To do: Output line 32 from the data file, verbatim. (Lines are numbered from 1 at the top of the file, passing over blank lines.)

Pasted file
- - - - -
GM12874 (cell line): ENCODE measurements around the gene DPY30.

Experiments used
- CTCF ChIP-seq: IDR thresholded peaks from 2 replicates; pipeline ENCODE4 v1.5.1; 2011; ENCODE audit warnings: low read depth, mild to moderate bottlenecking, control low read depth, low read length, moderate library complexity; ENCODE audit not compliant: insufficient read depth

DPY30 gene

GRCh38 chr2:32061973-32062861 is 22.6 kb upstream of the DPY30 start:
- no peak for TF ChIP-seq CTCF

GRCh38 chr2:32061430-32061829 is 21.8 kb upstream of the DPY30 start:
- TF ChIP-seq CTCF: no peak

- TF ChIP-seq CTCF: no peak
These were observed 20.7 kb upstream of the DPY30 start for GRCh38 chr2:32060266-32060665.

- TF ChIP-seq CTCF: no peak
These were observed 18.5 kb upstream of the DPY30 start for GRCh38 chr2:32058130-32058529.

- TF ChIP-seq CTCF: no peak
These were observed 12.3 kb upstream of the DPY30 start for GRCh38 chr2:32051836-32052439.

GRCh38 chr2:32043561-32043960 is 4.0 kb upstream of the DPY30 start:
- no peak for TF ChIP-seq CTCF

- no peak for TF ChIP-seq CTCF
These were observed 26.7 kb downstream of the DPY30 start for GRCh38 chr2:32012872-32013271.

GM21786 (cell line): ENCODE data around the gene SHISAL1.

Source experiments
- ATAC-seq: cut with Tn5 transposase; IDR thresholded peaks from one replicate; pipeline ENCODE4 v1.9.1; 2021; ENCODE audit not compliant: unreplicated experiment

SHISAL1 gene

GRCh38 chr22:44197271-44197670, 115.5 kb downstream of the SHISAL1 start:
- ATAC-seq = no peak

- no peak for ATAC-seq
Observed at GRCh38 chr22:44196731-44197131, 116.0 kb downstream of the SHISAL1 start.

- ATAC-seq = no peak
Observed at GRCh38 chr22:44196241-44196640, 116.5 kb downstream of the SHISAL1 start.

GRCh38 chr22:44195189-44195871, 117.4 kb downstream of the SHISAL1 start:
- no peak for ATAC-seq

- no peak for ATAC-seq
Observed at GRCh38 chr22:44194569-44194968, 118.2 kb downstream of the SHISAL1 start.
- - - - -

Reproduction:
Observed at GRCh38 chr22:44194569-44194968, 118.2 kb downstream of the SHISAL1 start.